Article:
(Old information below)

If you have concerns about these dams, send your comments in to Zachary.M.Simmons@usace.army.mil, or by telephone at 916-557-6746.

The original Army Corps of Engineers notice is provided below.

——– Original message ——–
From: “Imamura, Eileen R SPK”
Date:04/01/2014 3:07 PM (GMT-08:00)
To: “Simmons, Zachary M SPK”
Subject: Public Notice SPK-2014-00187 – Emergency Drought Barriers project (UNCLASSIFIED)

Classification: UNCLASSIFIED
Caveats: NONE

The U.S. Army Corps of Engineers Sacramento District has posted Public Notice SPK-2014-00187 to http://www.spk.usace.army.mil/Media/RegulatoryPublicNotices.aspx

The California Department of Water Resources has applied for a permit to place dredged or fill material in approximately 3.89 acres (0.75 acre permanent and 3.15 acres temporary) of waters of the United States to construct three temporary salinity barriers. Proposed barriers would be located in Sutter Slough, approximately 1.25 miles downstream of the Sacramento River, Steamboat Slough, approximately 0.95 miles downstream of the Sacramento River, and False River, approximately 0.4 miles east of the San Joaquin River.

Written comments and/or a request for a paper copy of the notice may be submitted to project manager Zachary Simmons, by mail at 1325 J Street, Room 1350, Sacramento, California 95814-2922, by email at Zachary.M.Simmons@usace.army.mil, or by telephone at 916-557-6746.

Comments must be received by April 16, 2014.volunteers@nodeltagates.com?subject=I want to get on the bus!
&body=I want to go to Sacramento July 17th! My Name: Address: Phone#:” =”

Eileen Imamura
Administrative Officer, Regulatory Division
US Army Corps of Engineers, Sacramento District
1325 J Street, Room 1350, Sacramento, CA 95814-2922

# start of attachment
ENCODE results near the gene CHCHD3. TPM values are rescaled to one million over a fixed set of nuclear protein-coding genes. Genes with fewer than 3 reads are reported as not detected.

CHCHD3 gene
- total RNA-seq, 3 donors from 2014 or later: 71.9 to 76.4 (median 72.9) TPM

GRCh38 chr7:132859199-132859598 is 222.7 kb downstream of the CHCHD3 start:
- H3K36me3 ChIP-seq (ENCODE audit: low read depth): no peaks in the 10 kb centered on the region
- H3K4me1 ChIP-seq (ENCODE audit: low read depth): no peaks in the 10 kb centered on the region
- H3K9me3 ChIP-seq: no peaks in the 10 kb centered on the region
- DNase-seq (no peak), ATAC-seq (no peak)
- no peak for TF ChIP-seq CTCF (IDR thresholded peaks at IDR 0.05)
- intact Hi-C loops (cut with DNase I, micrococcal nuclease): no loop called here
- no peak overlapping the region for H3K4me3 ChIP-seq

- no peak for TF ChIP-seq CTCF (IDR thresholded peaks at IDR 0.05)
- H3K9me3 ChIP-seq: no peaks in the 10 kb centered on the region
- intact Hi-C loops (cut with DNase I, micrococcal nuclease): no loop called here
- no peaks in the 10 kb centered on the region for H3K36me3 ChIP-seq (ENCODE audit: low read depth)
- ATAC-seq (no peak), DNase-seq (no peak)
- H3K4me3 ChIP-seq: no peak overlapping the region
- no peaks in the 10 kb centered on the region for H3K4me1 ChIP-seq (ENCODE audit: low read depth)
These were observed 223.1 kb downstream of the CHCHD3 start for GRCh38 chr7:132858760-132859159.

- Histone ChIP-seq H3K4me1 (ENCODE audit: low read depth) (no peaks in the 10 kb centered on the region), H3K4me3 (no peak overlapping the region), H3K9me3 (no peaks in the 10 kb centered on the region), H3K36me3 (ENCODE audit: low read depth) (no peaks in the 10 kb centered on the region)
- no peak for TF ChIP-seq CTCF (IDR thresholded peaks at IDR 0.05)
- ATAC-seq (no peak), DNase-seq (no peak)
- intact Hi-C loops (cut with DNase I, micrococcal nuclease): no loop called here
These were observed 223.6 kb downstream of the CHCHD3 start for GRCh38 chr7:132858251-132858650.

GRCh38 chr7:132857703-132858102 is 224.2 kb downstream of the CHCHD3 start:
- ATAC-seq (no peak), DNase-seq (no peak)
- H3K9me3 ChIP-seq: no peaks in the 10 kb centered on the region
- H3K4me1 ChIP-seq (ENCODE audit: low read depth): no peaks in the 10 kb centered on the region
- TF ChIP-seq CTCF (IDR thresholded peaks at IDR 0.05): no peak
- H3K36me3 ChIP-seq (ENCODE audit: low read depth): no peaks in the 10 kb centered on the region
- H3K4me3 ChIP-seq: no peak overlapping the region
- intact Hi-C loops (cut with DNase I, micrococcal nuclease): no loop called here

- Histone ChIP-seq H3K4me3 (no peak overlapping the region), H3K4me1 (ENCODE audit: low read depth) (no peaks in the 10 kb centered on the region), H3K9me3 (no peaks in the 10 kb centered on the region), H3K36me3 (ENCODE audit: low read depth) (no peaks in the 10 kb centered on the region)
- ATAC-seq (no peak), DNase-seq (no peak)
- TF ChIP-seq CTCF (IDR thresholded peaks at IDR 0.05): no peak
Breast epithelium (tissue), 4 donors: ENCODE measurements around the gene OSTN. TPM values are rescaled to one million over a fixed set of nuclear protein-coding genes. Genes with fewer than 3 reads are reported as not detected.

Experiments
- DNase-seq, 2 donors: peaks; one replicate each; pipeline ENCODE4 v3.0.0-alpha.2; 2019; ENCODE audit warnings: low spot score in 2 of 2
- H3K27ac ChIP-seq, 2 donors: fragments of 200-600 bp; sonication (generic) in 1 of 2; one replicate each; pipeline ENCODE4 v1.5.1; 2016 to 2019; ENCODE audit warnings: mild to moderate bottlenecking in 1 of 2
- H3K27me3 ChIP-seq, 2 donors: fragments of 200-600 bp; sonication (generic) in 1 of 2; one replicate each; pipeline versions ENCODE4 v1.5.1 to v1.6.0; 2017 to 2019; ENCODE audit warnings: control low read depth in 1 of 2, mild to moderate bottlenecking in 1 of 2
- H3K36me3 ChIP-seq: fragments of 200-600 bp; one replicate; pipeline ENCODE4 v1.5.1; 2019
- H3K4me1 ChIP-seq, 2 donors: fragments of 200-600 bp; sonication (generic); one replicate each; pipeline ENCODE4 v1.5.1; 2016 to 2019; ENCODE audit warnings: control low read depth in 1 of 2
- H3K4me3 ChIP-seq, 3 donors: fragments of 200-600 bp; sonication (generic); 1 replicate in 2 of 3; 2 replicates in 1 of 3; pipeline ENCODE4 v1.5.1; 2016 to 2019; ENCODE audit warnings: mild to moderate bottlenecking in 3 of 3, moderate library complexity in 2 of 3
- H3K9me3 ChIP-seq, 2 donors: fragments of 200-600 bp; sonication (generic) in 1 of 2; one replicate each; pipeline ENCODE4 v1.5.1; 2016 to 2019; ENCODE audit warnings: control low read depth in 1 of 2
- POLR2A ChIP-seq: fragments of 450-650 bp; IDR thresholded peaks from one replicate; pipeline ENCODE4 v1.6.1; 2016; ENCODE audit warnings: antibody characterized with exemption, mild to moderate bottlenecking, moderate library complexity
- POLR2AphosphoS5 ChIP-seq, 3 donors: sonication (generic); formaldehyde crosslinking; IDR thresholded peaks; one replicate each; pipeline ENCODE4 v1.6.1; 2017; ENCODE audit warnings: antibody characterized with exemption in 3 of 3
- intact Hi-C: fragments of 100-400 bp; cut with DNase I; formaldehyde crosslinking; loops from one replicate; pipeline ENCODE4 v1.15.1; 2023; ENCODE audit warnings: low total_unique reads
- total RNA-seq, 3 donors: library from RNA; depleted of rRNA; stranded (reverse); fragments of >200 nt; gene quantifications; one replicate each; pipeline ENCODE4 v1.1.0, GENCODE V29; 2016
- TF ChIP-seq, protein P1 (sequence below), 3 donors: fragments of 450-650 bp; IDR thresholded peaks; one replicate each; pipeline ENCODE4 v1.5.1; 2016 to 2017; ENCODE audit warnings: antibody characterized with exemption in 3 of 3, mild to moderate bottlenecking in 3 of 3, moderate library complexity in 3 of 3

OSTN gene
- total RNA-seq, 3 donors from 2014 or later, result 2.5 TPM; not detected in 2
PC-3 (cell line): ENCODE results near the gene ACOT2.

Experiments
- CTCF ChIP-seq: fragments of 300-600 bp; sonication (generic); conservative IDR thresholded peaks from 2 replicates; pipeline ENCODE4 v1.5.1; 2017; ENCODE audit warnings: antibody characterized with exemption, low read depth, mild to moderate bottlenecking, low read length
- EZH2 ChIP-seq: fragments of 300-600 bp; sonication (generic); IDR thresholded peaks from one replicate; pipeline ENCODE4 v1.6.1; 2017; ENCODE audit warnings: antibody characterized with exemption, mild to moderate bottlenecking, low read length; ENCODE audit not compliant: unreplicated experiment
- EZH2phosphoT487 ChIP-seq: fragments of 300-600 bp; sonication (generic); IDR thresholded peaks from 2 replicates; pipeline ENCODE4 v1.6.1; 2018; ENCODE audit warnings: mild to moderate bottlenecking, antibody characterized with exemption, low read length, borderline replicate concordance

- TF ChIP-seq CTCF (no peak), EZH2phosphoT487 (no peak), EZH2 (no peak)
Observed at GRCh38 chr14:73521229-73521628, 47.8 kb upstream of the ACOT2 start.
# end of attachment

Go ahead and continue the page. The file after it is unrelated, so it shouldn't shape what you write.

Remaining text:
916-557-5262 FAX: 916-557-7803
Eileen.R.Imamura@usace.army.mil

Let us know how we’re doing. Please complete the survey at: http://corpsmapu.usace.army.mil/cm_apex/f?p=regulatory_survey

Information on the Regulatory Program.
http://www.spk.usace.army.mil/Missions/Regulatory.aspx

Regulatory Public Notices: http://www.spk.usace.army.mil/Media/RegulatoryPublicNotices.aspx

Classification: UNCLASSIFIED
Caveats: NONE

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Responses

  1. Mr. Guthrie, In regards to the two temporary dams on Sutter & Steamboat Sloughs, why not dam Georgiana Slough and close the Delta Cross Canal gates ? Any navigational chart of the area will clearly show that Sutter Slough enters into Steamboat Slough. Steamboat Slough itself parallels the Sacramento River and comes together within a few hundred yards of The Sacramento River North & upstream of Rio Vista.
    If the gates at Walnut Grove are to be left open and Georgiana Slough is not dammed then the excess water will be diverted to the San Joaquin River and NOT the Sacramento River which is to hold back the salinity from San Francisco Bay as has been stated in the Sacramento Bee..

    Regards,

    Phillip K Frame, Clarksburg, Ca.